Exploring various approaches of social innovation: a francophone literature review and a proposal of innovation typology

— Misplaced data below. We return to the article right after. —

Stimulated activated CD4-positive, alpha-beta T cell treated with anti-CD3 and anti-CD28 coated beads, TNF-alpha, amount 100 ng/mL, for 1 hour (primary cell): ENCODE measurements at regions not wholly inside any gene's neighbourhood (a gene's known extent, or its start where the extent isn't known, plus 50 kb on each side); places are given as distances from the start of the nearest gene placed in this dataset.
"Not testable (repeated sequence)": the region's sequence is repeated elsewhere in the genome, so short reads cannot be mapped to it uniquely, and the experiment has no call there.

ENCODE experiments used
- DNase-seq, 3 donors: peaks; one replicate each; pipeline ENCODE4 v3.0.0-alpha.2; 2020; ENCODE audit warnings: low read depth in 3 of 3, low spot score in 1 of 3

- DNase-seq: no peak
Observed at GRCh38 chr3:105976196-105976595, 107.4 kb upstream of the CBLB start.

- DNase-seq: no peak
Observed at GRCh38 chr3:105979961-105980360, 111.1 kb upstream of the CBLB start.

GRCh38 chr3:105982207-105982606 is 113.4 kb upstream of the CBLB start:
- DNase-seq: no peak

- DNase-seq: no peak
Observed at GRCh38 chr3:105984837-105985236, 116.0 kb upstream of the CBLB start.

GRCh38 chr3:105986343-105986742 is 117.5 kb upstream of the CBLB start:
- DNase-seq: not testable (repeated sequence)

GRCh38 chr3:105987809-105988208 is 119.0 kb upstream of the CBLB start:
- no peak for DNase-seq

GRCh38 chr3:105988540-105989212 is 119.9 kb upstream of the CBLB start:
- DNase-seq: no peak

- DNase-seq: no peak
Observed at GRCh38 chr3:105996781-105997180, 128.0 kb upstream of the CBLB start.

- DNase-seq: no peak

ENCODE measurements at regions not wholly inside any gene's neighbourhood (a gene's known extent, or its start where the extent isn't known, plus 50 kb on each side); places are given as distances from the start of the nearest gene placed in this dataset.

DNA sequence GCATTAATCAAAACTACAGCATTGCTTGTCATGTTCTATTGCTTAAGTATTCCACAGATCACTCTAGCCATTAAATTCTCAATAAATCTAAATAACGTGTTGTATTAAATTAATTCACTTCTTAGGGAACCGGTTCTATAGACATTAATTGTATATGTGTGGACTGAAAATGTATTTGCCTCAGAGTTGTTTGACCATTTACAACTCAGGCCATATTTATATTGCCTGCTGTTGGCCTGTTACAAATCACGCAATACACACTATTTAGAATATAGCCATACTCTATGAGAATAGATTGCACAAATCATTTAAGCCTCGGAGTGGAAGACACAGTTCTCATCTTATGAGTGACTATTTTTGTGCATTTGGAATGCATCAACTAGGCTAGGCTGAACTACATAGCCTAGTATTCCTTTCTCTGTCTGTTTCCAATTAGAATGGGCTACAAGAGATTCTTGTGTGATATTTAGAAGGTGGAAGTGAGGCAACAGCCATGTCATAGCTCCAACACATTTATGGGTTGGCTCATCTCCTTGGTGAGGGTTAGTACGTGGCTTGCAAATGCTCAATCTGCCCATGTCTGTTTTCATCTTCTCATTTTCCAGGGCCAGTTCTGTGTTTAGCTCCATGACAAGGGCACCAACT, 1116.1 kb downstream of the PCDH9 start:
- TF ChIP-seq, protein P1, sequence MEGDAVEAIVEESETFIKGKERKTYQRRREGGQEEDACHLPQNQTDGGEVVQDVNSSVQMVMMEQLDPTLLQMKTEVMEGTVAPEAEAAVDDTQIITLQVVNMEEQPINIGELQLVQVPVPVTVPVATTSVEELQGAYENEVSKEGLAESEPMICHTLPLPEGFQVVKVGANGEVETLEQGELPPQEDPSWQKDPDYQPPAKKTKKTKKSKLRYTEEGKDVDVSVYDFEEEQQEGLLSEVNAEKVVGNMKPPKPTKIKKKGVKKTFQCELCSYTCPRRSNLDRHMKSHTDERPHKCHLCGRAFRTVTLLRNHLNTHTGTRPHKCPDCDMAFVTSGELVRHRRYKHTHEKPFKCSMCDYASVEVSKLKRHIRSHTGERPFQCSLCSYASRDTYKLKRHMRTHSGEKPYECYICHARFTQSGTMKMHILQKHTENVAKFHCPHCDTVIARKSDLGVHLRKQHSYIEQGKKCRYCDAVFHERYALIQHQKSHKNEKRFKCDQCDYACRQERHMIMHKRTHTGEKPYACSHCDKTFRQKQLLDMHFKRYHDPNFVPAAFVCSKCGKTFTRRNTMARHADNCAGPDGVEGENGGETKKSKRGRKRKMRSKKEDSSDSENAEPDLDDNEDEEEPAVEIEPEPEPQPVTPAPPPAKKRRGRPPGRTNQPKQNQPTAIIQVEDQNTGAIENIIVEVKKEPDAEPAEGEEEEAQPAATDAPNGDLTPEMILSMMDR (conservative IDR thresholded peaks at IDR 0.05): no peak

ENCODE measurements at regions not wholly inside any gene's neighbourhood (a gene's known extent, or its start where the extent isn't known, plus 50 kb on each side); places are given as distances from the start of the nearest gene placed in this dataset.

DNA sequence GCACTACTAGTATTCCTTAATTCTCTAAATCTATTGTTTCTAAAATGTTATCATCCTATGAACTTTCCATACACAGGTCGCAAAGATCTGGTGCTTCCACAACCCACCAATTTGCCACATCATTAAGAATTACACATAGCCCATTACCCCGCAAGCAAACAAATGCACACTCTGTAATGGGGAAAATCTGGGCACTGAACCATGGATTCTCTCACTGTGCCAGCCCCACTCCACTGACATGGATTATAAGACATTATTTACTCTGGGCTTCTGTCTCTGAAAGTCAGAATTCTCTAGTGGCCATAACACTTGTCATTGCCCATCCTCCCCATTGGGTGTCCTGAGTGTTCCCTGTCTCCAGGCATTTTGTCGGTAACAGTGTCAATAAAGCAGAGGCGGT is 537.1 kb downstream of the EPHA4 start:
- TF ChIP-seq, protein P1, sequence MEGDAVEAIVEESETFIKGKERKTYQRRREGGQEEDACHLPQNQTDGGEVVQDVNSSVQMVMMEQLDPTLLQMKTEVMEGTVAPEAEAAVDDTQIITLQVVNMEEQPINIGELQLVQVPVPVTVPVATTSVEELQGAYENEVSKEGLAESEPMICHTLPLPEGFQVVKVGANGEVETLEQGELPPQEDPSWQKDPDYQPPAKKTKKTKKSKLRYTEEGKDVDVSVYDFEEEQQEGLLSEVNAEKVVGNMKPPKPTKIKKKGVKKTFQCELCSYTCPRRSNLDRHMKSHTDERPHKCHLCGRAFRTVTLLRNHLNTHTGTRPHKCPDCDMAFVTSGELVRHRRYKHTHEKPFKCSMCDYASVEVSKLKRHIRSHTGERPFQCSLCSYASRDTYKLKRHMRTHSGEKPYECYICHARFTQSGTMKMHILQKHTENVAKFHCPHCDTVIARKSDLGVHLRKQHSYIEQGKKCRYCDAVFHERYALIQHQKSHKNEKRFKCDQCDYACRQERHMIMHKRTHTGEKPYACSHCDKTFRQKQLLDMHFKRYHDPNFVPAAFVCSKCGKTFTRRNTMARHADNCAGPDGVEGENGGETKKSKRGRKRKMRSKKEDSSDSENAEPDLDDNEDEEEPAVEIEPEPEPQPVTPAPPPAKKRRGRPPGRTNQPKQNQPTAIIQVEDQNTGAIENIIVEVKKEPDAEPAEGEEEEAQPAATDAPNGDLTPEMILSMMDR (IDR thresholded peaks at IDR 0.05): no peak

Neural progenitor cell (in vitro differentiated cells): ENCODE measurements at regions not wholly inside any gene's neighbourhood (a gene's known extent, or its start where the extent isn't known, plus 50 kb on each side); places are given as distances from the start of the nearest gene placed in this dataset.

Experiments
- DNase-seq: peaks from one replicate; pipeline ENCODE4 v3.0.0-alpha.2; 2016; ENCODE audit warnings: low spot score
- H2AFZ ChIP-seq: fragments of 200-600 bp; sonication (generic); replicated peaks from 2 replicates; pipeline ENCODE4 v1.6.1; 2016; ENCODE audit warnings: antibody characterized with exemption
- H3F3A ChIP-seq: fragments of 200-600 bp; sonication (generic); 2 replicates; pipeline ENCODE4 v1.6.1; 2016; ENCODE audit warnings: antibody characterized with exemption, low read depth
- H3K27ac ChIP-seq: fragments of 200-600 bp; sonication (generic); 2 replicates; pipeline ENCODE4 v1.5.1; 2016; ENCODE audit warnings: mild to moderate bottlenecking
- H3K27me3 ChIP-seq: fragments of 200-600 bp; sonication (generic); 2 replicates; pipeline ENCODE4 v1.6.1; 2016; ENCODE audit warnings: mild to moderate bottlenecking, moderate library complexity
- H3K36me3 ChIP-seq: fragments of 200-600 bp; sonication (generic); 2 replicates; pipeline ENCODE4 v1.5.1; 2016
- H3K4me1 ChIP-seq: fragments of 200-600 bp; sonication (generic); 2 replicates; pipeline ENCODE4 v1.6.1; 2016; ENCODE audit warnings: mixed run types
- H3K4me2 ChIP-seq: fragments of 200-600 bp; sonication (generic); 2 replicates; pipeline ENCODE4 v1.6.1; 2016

ABSTRACT Purpose: The purpose of this paper is to clarify the multiple different approaches of social innovation, focusing on francophone literature. Originality/gap/relevance/implications: We propose an in-depth literature review that questions the meaning of the adjective "social" when used by authors to qualify an innovation, that highlights the different approaches of the concept, their relations to each other and their limits, and that illustrates these approaches with concrete examples. Finally, we build on these materials to propose a new innovation typology that wholly integrates social innovation. Key methodological aspects: The literature review is based on a selection of 25 papers in French - the mother language of the author - which were collected and analyzed using the "theoretical saturation point" method: we stopped the review when we felt there was no new crucial element in the next articles read, that is, when it seemed that a "saturation point" of information had been reached about theories on social innovation. Summary of key results: The definition of social innovation as new answers provided to unsatisfied or badly-satisfied social demands seems to prevail in the literature. It can be divided into three sub-approaches: the public policies, the social entrepreneurship, and the participatory dynamics, which strikes us as the most interesting, without excluding the others. Key considerations/conclusions: We propose a new innovation typology, which presents social innovation's relations to other types of innovation. We conclude with some considerations about social innovation context of emergence, and about its ambiguous position in the neoliberal system.